Propaganda: “Thank you sir may I have another?”

What the WSL (and a mountain lifestyle blog) is missing about its fanbase.

What a fantastic few days of professional surfing we all just experienced. Monumental even. Each professional surf fan across the globe pleasantly surprised by joy. 100s of people, sometimes even 1000s watching Filipe Toledo grab the reigns and bear down on the rest of the League. Does anyone now stand a chance? Can anyone knock him out of the Jeep Leaderboard Yellow Yellow Jersey?

Sure, the Facebook rollout was, can we say, less than ideal. Laughable even but we professional surf fans endured and applauded at the end. Oh, not the Facebook rollout nor Facebook nor the rising tide of surf fascism no no no. We applauded the show, the whole show, and we laughed at the WSL and we laughed at each other and we laughed in the warm sun and felt happy even though 100s, sometimes 1000s, of angry emoji faces rained down upon the feed.

When I read the World Surf League response to the botched rollout I almost felt sorry for Soph et. al.

Our switch to Facebook was to enable the entirety of our audience to continue to view each event for free, and also to further expand our fanbase throughout the world.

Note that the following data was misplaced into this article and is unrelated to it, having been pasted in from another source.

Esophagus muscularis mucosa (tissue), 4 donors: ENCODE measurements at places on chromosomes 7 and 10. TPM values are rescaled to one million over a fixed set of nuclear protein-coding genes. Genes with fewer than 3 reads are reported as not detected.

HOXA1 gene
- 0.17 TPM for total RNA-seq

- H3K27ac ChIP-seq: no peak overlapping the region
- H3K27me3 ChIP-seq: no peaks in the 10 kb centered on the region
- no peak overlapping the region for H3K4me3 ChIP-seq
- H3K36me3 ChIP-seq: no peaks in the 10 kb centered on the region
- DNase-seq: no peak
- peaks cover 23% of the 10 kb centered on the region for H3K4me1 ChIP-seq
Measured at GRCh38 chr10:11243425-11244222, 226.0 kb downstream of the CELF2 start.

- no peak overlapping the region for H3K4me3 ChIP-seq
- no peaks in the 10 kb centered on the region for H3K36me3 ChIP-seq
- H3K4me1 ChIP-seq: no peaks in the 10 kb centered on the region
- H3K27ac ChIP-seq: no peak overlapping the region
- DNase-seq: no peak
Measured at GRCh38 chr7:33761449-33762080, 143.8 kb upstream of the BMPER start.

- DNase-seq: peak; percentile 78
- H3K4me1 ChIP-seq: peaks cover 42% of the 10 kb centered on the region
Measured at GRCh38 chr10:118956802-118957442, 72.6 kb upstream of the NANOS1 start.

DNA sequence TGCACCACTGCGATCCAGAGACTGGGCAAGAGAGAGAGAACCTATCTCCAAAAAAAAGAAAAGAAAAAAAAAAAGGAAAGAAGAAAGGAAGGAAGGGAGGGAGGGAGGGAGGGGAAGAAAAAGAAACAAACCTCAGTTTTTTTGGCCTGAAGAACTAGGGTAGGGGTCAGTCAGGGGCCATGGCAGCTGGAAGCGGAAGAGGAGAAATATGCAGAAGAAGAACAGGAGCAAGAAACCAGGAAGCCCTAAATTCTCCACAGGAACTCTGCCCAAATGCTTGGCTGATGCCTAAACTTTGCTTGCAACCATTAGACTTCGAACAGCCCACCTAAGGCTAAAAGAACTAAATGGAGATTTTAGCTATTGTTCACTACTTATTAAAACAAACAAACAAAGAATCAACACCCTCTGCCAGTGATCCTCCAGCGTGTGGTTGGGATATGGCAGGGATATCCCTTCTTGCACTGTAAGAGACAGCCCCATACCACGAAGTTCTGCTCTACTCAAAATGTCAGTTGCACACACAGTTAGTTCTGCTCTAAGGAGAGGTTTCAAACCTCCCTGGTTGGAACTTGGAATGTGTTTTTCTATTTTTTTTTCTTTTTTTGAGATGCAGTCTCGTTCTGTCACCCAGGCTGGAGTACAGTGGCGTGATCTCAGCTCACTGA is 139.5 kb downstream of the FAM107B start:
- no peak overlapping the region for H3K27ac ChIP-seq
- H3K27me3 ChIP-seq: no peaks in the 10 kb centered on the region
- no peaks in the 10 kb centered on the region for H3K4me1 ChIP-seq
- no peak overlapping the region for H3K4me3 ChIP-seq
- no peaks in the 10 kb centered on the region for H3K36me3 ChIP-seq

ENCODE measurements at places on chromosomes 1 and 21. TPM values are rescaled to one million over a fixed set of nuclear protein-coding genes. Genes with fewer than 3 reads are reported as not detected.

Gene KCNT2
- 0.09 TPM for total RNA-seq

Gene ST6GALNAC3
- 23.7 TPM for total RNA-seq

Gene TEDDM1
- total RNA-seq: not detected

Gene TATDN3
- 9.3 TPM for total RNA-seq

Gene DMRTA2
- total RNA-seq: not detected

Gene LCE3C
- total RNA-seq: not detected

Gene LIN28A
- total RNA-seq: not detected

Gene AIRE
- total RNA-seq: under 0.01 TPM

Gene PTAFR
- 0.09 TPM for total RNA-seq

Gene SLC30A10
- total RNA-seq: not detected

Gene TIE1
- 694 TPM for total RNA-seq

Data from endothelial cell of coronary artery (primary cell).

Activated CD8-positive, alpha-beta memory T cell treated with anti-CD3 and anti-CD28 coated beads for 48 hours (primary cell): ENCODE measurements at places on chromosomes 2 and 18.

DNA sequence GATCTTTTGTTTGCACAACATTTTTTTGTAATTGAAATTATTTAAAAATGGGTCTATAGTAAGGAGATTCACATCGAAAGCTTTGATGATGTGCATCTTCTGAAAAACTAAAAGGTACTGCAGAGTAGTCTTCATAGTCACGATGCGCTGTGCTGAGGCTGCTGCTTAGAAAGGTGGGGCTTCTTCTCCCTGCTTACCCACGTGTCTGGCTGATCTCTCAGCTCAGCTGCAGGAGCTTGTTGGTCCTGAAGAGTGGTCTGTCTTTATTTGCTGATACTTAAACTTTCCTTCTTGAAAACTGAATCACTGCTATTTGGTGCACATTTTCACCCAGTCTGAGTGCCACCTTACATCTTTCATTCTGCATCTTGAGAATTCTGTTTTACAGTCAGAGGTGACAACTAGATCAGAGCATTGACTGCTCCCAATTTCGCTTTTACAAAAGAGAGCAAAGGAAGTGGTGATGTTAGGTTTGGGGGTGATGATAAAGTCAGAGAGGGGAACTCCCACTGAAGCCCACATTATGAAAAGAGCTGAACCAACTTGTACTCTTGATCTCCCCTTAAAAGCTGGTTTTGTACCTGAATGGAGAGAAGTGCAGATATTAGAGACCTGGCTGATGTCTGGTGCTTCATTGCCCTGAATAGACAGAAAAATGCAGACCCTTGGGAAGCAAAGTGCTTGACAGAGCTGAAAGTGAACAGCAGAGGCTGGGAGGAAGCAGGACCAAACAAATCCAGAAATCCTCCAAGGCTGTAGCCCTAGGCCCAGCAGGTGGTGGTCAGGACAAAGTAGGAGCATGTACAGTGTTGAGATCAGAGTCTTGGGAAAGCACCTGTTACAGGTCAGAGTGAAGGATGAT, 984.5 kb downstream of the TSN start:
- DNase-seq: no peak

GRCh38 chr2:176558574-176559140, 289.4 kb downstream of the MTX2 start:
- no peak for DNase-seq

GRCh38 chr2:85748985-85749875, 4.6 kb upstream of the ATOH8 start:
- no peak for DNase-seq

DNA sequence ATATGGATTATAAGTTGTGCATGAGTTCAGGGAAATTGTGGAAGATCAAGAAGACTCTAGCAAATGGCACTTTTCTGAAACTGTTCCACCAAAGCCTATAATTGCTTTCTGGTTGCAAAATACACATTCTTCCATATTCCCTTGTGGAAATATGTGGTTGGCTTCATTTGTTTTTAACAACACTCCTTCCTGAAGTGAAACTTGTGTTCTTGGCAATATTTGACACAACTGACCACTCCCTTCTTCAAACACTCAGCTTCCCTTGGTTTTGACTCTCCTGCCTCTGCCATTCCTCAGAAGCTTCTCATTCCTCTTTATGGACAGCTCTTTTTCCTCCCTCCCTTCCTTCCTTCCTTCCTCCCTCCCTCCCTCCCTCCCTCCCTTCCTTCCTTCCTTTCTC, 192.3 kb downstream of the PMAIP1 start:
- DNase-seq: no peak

That being said, we apologize for any issues you may have experienced during our transition over the last two days and we hope you continue to enjoy the Corona Open J-Bay.

Then later…

There has been much conversation about the concurrent viewership number displayed in the top-left corner of our live broadcast.

The number displayed on your stream does not represent the total concurrent audience viewing the event. Because we’re serving localized ads against our programming, what you’re seeing is the audience total for the regional stream that you’re connected to.

The total cumulative audience will be defined as the summation of all regional streams across all platforms and connected devices.

In short, what you’re seeing is a much lower number of people viewing than actually are.

Certainly cute but something seemed… off and I couldn’t quite tell what until this morning when that damned outdoor lifestyle blog residing almost spitting distance from Venice, California posted the story Opinion: The WSL’s Facebook Live Stream is Proof that Surf Fans are Fickle A$$holes.

Shall we read a paragraph together? No? Well, will you humor me? I’m still smarting from Instagram stealing my surf-related meme account.

We’re a fickle bunch. Remember when we hated the ASP? We called for more professionalism. We called for better webcasts. We called for legitimacy. Now we have the WSL, with its Sophie Goldschmidts and Dirk Ziffs and droning commentators and jerseys with numbers and athlete profiles. We have (had?) a webcast that worked with heats on demand and heat analyzers. We had it! But we hated it. We shouted for change. We shouted for a better viewer experience and we shouted for no experience at all. Now, the WSL’s weird switch to Facebook Live has given us something else to shout about.